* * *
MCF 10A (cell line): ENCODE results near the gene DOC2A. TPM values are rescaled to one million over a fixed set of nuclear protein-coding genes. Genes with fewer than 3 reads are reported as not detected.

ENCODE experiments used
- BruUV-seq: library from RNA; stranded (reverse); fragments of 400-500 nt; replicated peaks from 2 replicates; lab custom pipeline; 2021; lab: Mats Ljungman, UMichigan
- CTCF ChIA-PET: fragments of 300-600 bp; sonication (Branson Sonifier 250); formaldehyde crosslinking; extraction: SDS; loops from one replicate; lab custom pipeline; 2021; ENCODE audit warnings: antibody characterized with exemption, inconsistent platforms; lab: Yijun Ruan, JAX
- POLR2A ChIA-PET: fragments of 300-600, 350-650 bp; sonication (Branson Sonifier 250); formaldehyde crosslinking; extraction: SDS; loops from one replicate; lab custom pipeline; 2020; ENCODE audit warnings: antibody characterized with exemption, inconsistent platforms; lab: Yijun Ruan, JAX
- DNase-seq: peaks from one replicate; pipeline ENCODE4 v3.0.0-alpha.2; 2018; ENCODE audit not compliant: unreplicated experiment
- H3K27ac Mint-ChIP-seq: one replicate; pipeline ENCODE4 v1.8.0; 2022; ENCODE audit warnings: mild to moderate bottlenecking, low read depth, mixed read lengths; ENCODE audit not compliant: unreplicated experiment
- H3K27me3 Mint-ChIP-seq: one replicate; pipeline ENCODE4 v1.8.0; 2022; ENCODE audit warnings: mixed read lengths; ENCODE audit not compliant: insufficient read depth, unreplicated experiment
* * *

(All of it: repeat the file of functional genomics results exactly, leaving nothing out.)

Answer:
MCF 10A (cell line): ENCODE results near the gene DOC2A. TPM values are rescaled to one million over a fixed set of nuclear protein-coding genes. Genes with fewer than 3 reads are reported as not detected.

ENCODE experiments used
- BruUV-seq: library from RNA; stranded (reverse); fragments of 400-500 nt; replicated peaks from 2 replicates; lab custom pipeline; 2021; lab: Mats Ljungman, UMichigan
- CTCF ChIA-PET: fragments of 300-600 bp; sonication (Branson Sonifier 250); formaldehyde crosslinking; extraction: SDS; loops from one replicate; lab custom pipeline; 2021; ENCODE audit warnings: antibody characterized with exemption, inconsistent platforms; lab: Yijun Ruan, JAX
- POLR2A ChIA-PET: fragments of 300-600, 350-650 bp; sonication (Branson Sonifier 250); formaldehyde crosslinking; extraction: SDS; loops from one replicate; lab custom pipeline; 2020; ENCODE audit warnings: antibody characterized with exemption, inconsistent platforms; lab: Yijun Ruan, JAX
- DNase-seq: peaks from one replicate; pipeline ENCODE4 v3.0.0-alpha.2; 2018; ENCODE audit not compliant: unreplicated experiment
- H3K27ac Mint-ChIP-seq: one replicate; pipeline ENCODE4 v1.8.0; 2022; ENCODE audit warnings: mild to moderate bottlenecking, low read depth, mixed read lengths; ENCODE audit not compliant: unreplicated experiment
- H3K27me3 Mint-ChIP-seq: one replicate; pipeline ENCODE4 v1.8.0; 2022; ENCODE audit warnings: mixed read lengths; ENCODE audit not compliant: insufficient read depth, unreplicated experiment